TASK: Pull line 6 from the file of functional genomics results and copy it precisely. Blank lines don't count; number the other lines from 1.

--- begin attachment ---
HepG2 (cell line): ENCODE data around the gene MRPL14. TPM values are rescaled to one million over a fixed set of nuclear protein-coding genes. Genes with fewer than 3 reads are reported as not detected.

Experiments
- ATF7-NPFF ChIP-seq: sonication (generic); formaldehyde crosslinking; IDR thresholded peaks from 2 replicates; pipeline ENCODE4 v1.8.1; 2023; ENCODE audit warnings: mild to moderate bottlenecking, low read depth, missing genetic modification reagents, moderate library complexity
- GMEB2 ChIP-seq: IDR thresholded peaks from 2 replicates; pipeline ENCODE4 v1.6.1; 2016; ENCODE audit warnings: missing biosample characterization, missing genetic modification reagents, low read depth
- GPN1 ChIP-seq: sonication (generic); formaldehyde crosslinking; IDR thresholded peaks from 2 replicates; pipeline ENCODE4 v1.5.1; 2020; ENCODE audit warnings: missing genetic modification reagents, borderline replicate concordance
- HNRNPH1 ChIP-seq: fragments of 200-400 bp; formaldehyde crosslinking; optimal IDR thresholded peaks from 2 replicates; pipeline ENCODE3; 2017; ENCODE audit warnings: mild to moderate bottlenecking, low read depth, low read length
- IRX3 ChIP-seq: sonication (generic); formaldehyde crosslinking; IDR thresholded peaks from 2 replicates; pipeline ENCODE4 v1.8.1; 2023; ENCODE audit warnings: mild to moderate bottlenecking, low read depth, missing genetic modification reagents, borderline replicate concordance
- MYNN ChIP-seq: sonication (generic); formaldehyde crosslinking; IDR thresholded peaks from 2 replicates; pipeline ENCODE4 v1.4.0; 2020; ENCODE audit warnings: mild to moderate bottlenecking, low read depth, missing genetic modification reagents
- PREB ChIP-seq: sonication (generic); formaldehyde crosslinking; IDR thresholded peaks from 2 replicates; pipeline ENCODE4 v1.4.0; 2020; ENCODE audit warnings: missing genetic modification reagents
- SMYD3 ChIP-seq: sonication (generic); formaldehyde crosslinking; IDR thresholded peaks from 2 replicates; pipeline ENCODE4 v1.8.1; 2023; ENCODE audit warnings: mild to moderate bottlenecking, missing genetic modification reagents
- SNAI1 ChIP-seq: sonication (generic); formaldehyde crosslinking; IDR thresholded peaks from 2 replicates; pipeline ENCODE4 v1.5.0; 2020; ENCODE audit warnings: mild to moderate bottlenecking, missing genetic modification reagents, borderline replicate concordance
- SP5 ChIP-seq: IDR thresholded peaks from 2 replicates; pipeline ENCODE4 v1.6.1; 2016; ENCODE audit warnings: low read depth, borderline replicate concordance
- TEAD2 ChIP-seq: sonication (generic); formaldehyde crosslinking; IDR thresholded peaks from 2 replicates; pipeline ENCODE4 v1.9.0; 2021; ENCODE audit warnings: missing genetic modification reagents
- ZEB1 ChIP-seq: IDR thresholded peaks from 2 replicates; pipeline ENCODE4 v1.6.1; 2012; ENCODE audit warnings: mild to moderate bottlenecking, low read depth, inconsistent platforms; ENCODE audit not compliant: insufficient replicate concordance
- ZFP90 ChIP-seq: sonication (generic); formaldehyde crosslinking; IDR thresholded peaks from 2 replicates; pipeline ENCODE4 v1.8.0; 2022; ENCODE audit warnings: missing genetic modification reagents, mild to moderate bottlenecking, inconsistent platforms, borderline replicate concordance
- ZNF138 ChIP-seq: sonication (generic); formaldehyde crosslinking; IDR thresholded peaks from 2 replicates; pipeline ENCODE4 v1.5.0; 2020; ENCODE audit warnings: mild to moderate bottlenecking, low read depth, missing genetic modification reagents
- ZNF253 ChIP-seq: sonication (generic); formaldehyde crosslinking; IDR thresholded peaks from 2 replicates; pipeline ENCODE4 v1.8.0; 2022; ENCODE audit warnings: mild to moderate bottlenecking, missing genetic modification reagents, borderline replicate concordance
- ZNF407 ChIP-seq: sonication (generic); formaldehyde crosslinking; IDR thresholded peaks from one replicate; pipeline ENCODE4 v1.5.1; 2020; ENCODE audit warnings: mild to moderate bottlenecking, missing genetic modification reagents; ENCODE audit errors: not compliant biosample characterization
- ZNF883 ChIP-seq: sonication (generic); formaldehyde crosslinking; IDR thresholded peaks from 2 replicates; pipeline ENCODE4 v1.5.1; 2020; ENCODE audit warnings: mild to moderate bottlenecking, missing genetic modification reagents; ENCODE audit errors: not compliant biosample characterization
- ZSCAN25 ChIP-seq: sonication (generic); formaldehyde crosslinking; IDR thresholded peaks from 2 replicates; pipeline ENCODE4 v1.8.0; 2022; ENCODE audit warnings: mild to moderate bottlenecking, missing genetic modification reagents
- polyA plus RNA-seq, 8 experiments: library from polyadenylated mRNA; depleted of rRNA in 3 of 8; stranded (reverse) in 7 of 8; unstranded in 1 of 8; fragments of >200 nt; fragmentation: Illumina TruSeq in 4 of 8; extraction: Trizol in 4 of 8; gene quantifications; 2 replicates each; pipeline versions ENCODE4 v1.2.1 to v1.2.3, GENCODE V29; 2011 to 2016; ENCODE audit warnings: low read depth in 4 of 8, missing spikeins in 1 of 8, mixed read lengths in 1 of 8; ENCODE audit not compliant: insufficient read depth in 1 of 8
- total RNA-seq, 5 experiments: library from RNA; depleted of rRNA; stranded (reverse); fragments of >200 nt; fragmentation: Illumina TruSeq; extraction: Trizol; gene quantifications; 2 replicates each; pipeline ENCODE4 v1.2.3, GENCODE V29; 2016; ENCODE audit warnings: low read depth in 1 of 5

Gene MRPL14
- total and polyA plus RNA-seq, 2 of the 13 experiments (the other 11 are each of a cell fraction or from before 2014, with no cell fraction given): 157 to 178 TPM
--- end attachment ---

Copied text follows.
- HNRNPH1 ChIP-seq: fragments of 200-400 bp; formaldehyde crosslinking; optimal IDR thresholded peaks from 2 replicates; pipeline ENCODE3; 2017; ENCODE audit warnings: mild to moderate bottlenecking, low read depth, low read length